If you’ve arrived at the plateau, you can certainly overcome it. And if you can overcome the plateau, then you have what it takes to reach the peak of the language learning success.
I know this because I’ve done it. Not once, but many times, across a dozen languages.
To reach C1 from B2, to cross the so-called intermediate plateau, you don’t need to stop climbing—you just need to change how you climb.
In the next article, I will share with you my five crucial strategies for overcoming the intermediate plateau and finally becoming proficient in your target language.
Written by Luca Lampariello and Kevin Morehouse

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Doval profile picture DovalAugust 2019

The definition of proficiency given here goes beyond that used by the CEFR, and expressly excludes most native speakers. We are told that a proficient reader "has all the literacy of an educated native speaker" and "can communicate with an elegance and style typically reserved for well-educated native speakers." This necessarily excludes most natives from consideration for proficiency in their own language, and, frankly, strikes me as elitist. As I understand the CEFR, proficiency is situational. A scientist, for example, may be proficient in, say, the English jargon used in his field, comprehending a high register of English with ease, while at the same time struggling to understand the lower registers of English he might encounter at the neighborhood bar. Proficiency should depend on one's goals.  If my goal is to speak with ordinary people, and I can achieve the necessary vocabulary and ease of communication to listen, speak, read, and write in a register intended for that audience--say, for example, at the tabloid newspaper level--then I think I have achieved proficiency in that register for that language.  I can, and should, seek proficiency at every register of a language that is important to me, including in technical fields (for example, legal jargon) to the extent this matters to me.  But why would I want to consider myself proficient only if I have achieved a level of knowledge of the language that is beyond most native speakers? We don't need to be elitist to seek or achieve proficiency.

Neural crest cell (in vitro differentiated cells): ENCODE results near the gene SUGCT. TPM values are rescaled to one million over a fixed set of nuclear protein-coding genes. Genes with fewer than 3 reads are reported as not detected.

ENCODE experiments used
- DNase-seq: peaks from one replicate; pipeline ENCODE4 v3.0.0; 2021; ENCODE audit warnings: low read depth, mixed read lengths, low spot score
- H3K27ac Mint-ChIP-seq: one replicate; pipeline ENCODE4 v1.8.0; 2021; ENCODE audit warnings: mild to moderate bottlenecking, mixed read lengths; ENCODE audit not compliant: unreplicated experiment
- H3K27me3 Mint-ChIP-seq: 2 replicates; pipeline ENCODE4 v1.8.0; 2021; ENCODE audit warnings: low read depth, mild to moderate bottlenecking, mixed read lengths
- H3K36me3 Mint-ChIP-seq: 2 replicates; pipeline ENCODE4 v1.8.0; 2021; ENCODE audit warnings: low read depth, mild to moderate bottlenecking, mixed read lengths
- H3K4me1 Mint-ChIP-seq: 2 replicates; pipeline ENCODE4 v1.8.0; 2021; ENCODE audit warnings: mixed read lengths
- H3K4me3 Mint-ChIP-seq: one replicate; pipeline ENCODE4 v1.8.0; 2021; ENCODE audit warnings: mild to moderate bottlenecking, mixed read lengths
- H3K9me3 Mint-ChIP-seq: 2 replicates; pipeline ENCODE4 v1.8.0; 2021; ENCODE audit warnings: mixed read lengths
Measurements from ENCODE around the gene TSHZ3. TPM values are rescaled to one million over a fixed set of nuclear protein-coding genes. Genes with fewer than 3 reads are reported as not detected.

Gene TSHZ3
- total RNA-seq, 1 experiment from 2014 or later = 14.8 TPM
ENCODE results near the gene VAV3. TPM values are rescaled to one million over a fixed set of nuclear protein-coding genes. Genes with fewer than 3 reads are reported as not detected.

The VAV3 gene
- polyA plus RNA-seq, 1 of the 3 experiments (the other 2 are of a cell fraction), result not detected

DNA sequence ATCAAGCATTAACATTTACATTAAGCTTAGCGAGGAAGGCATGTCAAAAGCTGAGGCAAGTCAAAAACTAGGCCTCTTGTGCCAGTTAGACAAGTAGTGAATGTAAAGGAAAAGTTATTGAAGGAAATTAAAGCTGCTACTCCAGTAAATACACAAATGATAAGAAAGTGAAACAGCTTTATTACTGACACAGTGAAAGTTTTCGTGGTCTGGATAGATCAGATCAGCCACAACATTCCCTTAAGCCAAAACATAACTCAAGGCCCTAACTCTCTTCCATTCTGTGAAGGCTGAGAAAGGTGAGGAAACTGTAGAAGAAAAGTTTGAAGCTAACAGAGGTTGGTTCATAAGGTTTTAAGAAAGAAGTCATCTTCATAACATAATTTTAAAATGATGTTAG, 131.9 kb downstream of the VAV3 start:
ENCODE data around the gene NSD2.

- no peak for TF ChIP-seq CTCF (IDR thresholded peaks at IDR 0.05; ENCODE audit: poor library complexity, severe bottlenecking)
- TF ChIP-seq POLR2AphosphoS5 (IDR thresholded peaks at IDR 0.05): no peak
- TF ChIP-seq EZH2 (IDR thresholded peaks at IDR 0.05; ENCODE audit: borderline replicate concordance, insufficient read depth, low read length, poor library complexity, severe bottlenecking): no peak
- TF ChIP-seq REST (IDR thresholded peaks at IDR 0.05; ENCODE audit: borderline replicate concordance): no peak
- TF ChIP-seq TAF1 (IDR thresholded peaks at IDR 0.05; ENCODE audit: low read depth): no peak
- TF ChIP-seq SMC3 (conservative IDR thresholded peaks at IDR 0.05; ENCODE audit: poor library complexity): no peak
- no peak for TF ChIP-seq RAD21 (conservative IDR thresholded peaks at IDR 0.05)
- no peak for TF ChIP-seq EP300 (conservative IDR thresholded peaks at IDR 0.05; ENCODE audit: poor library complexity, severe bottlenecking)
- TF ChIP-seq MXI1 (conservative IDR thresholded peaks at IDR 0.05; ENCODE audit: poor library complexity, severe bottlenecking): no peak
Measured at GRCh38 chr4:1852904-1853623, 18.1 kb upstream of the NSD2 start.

•  August 2019
    That being said, this is otherwise another great article from this author.
siham2019 profile picture siham2019January 2019